For his heroism last week, Lord Commander Mormont gave Jon a sword named Longclaw. The sword was originally meant for Jorah, but since he shamed his house and fled east, it went to Jon. Jon is a bit stunned to receive such a gift and is congratulated by his peers for a job well done concerning the Whitewalker from last week. His celebration is short lived however, when Sam tells him the bad news that Robb is heading south with an army to rescue Ned. Jon feels a sense of duty and expresses his need to be there with Robb. This is actually going to be a test for Jon since taking the black means cutting all family ties. This isn’t really a concept he can grasp just yet. Trying to figure out what he should do, Jon has a conversation with Maester Aemon who seems to know where Jon is coming from. Jon’s immaturity gets the best of him when he tells the Maester that he doesn’t know what Jon is going through. But he’s humbled to find out that Maester Aemon is actually a Targaryen and understands completely. Jon is going to have to make a decision and stick to it.
Ned has another conversation with Varys where Varys tries to convince him to admit to the crimes he’s being held for. Ned would rather die than be dishonored, but Varys points out that he also has to think of his daughters. Varys tells Ned that Sansa pleaded for mercy for him and all he has to do is admit to treason, and swear fealty to Joffrey and then he’ll be sent to the Wall to live out his days as a Nights Watchman. Coming from a long line of soldiers, this doesn’t come easy for Ned. He told Varys that he learned how to die a long time ago.
Arya is still on the run in King’s Landing when she gets word that her father is being taken before the King. As Ned takes to the platform, he looks up in time to see her looking on in horror. Sansa is also there standing along side Cersie and Joffrey. Ned does as Varys suggested, by admitting to the crimes of treason, hoping to save his daughters. Joffrey told the crowd that everyone begged him to be merciful, but that he decided that the crime of treason should be a punishable crime and ordered the beheading of Ned.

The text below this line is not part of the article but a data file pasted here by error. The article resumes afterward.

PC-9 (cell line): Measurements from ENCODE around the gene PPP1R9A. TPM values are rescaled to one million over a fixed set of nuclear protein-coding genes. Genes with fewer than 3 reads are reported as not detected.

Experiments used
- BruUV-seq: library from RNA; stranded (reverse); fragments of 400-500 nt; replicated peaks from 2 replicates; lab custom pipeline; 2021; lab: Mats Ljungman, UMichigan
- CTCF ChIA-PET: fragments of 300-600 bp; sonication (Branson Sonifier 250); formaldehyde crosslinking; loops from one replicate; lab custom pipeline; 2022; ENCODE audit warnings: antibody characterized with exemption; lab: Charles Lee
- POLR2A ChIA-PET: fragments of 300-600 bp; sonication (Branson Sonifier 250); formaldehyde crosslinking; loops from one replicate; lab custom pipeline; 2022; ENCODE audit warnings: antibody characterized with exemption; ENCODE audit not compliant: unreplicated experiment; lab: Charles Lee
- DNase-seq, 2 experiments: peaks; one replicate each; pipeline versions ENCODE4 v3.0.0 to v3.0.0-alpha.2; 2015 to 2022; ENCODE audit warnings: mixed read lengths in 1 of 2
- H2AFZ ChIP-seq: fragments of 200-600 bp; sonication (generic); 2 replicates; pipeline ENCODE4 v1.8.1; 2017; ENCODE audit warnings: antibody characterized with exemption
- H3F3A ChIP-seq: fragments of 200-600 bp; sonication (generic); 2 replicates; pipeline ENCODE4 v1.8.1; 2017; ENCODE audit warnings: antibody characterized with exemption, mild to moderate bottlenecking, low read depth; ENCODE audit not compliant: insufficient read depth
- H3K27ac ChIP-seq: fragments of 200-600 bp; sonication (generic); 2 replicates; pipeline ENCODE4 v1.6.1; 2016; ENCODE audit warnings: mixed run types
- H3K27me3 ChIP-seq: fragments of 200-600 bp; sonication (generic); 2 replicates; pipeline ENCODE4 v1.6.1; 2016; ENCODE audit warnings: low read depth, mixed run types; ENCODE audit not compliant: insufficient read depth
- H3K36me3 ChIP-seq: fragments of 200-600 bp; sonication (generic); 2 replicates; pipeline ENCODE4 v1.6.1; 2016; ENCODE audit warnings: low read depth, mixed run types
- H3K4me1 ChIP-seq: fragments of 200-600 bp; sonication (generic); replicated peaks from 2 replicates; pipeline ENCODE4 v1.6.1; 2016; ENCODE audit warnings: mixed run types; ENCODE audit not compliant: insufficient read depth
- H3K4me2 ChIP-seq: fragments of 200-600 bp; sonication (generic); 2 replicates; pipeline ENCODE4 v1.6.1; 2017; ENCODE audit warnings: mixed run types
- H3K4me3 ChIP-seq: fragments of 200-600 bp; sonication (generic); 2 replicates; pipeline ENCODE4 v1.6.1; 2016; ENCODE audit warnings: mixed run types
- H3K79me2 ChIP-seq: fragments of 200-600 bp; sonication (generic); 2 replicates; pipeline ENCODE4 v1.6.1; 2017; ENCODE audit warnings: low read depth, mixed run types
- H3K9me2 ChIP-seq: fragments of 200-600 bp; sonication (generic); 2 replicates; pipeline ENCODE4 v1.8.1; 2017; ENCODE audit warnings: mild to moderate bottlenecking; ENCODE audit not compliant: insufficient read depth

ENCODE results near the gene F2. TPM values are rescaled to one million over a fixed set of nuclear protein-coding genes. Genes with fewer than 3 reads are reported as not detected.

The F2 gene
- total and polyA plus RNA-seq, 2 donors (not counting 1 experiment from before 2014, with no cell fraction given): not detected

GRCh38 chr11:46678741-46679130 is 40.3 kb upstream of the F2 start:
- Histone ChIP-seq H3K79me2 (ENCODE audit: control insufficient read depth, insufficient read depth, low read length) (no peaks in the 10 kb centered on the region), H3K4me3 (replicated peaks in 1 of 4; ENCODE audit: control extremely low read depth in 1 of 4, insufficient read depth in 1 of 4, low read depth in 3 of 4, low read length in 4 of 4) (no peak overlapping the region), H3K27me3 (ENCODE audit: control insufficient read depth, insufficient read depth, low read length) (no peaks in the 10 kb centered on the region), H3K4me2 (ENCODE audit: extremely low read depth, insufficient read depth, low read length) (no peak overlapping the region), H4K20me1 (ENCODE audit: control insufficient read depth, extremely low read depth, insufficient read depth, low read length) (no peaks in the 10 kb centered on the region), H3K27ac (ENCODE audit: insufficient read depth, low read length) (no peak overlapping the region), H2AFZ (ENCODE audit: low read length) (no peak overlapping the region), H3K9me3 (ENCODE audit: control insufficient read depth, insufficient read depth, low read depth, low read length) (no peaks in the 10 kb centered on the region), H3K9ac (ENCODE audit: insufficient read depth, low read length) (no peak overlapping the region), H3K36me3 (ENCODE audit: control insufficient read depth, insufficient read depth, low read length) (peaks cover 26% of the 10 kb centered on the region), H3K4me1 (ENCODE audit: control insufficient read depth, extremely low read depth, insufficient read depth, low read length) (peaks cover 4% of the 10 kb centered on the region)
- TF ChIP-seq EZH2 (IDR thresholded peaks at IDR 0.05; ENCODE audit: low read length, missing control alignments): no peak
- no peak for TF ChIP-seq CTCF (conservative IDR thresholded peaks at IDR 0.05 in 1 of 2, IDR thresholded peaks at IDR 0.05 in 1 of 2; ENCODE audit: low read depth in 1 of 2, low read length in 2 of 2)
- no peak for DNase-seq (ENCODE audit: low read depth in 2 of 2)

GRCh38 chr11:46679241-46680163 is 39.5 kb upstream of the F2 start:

By the reaction of everyone, including Cersei, it seems this was a spontaneous decision on Joffrey’s part. He’s not looking at the big picture of what types of repercussions this act is going to have. Arya was pulled away and told not to look at what was about to happen. Sansa was terrified and Ned, while sad and upset, seemed to have come to terms with it as he bowed his head to expose the back of his neck. The job was done and Ned was beheaded by his own sword.
The decision not to actually show the beheading was a good one I think. This part of the book was told during one of Arya’s chapters and she didn’t actually see it happen. I’m glad that they filmed it the same way. I was absolutely gutted at this point in the book and I was just as gutted during the episode.
There’s only one episode left in this season and I can already tell I’m going to be on pins and needles for next season. It’s been a great ride so far and I hope this last episode doesn’t let off the throttle. What’s going to happen once Robb and Catelyn get the news of Ned’s death? While Sansa bugs the crap out of me, she’s stuck in the firm clutches of the Lannisters and is betrothed to Joffrey still. How is that all going to shake out? Hopefully we’ll get some answers in the final episode.Tags: Game of Thrones, George R. R. Martin, HBO, Sean Bean